And the writing... ADAKJALDJGHKJHGHEIHL! So. Effing. Bad.

Okay, I'll try to calm down.

I. Hated. This. I still cannot understand why I have this mania of continuing series I hate. I promise I'll try to stop that.

Oh, and one more thing, what kind of anti-climactic name is that?


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Review: Cymbeline

Cymbeline by William Shakespeare

My rating: 3 of 5 stars

Imogen is the daughter of the king Cymbeline. She wants to marry a guy (Posthumus Leonatus), but her father wants her to marry another one. She secretly marries Posthumus, but Cymbeline banishes him. In his exile, he starts bragging about how chaste his wife is. This calls some men's attention. Well, to make a long story short, I'm just going to say that there are some lies, jealousy, mistakes and that in the end, there's a huge conflict to solve.

When I started this book, I thought it was going to be something like King Lear. I thought there was going to be a king who couldn't control his feelings or whatever, but the truth is that this is not about Cymbeline. I would call this play “Much Ado about Imogen,” because really, all the things that happened had to do with her in both a direct and indirect sense. Yes, there's a war and an evil Queen with evil plans that wants to ruin Cymbeline, but the story is never about him. It's all about his daughter.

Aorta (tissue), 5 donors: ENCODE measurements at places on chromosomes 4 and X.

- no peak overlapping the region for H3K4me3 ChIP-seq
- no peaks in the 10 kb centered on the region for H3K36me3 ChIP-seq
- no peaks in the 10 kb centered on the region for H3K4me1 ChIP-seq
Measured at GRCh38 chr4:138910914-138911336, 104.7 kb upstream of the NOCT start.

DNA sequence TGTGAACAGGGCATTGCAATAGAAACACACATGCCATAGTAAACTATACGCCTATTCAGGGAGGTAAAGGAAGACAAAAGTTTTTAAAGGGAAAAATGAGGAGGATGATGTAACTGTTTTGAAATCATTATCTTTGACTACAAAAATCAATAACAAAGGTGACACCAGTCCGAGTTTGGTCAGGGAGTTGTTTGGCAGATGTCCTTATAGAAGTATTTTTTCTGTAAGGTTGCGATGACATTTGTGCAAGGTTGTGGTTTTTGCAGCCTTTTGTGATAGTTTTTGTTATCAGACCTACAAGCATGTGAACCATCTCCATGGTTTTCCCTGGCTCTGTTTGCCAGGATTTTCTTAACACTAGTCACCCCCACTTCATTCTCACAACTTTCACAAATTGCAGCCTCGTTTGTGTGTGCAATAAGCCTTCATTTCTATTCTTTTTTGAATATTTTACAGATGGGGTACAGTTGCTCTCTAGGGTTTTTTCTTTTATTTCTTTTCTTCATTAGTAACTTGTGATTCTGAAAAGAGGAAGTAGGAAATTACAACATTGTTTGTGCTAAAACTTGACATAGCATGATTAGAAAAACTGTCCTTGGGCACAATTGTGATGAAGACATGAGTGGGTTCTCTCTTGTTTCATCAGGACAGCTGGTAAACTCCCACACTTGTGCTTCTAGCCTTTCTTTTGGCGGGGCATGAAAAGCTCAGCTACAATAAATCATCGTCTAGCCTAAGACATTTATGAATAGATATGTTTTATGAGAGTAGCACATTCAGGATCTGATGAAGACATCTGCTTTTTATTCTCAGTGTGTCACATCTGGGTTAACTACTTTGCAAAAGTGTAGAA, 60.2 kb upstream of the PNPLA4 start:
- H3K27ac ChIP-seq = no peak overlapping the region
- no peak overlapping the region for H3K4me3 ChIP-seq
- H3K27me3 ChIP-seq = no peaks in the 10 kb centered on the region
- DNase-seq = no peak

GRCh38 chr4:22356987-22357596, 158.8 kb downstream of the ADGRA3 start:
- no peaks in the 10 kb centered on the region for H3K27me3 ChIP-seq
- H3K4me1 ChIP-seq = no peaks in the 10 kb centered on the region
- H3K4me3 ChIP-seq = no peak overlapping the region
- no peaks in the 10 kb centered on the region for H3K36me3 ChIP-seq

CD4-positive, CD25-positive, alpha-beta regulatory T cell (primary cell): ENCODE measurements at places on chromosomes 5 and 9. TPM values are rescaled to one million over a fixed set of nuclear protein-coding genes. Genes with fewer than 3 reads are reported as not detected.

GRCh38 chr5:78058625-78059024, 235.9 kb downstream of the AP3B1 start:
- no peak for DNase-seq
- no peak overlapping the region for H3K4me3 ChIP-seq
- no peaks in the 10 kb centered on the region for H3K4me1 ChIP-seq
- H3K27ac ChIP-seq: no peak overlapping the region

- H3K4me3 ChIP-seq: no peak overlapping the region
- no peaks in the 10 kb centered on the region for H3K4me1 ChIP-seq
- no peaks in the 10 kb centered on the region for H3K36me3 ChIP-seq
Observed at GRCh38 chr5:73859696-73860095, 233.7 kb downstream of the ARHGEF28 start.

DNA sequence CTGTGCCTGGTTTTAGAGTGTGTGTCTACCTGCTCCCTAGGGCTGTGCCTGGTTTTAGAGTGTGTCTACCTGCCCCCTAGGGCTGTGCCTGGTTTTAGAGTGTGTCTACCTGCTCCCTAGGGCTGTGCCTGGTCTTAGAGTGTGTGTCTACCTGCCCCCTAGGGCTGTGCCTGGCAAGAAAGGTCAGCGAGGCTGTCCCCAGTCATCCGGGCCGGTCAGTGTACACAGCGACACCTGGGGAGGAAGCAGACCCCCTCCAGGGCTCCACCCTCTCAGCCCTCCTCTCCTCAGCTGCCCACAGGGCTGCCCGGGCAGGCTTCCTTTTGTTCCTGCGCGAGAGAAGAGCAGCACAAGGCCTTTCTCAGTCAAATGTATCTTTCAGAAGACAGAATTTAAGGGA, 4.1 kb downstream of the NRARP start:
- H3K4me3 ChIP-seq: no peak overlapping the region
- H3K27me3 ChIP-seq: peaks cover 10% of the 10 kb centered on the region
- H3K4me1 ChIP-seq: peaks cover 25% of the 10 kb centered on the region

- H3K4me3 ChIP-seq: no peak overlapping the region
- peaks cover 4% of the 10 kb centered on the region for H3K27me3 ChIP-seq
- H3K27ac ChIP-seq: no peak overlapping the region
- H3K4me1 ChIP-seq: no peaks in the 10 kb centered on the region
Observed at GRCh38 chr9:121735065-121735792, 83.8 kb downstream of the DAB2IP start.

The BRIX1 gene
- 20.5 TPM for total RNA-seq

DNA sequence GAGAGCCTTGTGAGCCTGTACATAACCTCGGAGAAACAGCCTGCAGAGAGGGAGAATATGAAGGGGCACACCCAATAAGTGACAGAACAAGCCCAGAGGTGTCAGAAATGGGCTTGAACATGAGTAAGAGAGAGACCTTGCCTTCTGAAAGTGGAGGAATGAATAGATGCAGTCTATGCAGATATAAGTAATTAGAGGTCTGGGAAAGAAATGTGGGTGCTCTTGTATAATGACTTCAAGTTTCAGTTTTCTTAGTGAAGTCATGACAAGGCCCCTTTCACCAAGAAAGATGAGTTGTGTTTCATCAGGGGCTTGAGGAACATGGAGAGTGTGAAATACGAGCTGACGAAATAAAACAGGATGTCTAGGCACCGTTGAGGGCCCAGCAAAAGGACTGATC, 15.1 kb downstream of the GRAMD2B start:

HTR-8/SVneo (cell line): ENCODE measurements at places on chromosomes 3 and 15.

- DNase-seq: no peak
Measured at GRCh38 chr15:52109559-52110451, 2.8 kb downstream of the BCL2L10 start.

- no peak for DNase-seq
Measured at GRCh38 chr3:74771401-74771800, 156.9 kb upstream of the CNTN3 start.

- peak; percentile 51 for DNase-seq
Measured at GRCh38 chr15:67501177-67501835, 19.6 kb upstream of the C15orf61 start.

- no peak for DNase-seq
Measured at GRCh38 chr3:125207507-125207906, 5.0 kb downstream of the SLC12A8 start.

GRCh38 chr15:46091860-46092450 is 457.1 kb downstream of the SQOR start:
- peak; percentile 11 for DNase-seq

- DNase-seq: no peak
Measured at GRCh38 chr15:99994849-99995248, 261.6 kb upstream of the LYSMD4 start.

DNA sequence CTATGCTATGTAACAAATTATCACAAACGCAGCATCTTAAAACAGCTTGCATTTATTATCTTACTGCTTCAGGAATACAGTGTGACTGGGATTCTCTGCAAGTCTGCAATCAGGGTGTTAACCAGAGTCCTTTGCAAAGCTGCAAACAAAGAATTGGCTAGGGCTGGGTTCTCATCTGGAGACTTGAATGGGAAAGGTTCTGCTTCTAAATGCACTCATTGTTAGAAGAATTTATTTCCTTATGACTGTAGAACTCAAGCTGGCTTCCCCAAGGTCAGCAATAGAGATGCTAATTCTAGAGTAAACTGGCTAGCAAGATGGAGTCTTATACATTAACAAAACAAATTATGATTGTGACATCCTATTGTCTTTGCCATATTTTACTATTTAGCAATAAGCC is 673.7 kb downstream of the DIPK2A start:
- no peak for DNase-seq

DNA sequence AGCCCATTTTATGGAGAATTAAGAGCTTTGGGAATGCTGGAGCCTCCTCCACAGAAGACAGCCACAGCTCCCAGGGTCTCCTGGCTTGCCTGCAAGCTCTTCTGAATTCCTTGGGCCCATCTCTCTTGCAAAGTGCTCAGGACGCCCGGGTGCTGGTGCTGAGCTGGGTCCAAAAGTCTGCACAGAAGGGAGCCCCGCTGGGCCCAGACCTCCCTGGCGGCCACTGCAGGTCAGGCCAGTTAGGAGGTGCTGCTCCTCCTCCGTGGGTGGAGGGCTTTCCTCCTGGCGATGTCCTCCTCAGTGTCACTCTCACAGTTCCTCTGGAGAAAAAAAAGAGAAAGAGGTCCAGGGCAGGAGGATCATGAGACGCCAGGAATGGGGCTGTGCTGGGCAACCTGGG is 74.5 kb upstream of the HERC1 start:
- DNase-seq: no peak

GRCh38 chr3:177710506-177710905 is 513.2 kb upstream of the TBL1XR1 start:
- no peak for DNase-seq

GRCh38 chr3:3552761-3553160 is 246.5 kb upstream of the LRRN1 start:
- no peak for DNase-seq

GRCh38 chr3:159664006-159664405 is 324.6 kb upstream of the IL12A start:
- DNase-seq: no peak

The writing is as flawless as ever. I know I've said this like a million times, but Shakespeare really knew how to write. The language is decorated and beautiful, and I really love it.

While I didn't think this play was particularly great, I still liked it. Needless to say, that this is a must-read for everyone, but I truly recommend it.

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Monday, March 23, 2015